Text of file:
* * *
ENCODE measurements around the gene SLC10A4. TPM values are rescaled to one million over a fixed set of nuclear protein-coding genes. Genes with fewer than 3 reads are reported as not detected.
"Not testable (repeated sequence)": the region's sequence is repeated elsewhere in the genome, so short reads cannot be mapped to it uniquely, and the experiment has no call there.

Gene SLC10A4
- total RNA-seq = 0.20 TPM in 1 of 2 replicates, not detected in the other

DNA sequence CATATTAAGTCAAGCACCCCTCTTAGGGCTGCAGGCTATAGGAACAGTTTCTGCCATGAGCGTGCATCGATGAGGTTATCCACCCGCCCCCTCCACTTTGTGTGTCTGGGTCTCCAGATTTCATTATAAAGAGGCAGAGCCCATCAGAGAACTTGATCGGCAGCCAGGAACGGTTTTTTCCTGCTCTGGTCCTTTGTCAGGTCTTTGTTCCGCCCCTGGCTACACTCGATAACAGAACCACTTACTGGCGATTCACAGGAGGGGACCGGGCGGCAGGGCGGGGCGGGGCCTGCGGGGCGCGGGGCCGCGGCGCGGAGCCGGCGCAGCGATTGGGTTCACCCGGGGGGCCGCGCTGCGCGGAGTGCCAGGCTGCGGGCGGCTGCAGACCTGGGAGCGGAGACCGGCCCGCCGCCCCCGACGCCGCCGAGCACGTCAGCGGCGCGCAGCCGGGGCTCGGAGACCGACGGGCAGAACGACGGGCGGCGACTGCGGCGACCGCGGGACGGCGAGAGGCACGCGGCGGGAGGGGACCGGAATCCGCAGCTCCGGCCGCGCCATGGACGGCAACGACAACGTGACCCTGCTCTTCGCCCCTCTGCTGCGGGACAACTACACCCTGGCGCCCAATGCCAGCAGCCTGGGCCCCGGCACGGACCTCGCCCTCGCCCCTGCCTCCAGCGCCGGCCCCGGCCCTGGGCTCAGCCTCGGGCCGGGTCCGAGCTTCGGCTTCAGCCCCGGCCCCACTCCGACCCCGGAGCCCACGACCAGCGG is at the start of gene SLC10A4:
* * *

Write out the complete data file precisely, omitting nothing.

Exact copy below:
ENCODE measurements around the gene SLC10A4. TPM values are rescaled to one million over a fixed set of nuclear protein-coding genes. Genes with fewer than 3 reads are reported as not detected.
"Not testable (repeated sequence)": the region's sequence is repeated elsewhere in the genome, so short reads cannot be mapped to it uniquely, and the experiment has no call there.

Gene SLC10A4
- total RNA-seq = 0.20 TPM in 1 of 2 replicates, not detected in the other

DNA sequence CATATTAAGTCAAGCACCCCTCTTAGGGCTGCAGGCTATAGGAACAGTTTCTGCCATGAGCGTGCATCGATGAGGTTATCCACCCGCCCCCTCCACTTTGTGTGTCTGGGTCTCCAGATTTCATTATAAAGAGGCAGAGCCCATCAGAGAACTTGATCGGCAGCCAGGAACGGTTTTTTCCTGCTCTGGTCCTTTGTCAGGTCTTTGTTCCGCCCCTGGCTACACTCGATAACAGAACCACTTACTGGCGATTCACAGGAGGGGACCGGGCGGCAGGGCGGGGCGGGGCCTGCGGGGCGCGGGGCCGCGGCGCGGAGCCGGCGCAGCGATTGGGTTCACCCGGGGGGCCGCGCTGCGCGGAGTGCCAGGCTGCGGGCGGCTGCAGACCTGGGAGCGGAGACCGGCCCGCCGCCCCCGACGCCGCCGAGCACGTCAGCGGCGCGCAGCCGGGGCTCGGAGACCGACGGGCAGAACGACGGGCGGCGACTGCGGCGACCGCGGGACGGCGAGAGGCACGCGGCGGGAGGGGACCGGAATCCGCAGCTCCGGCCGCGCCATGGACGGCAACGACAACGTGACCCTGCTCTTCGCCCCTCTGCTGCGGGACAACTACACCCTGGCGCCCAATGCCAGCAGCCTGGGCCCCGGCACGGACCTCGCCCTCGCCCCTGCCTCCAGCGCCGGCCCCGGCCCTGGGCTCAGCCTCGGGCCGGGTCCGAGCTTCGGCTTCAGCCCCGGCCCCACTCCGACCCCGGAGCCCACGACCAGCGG is at the start of gene SLC10A4: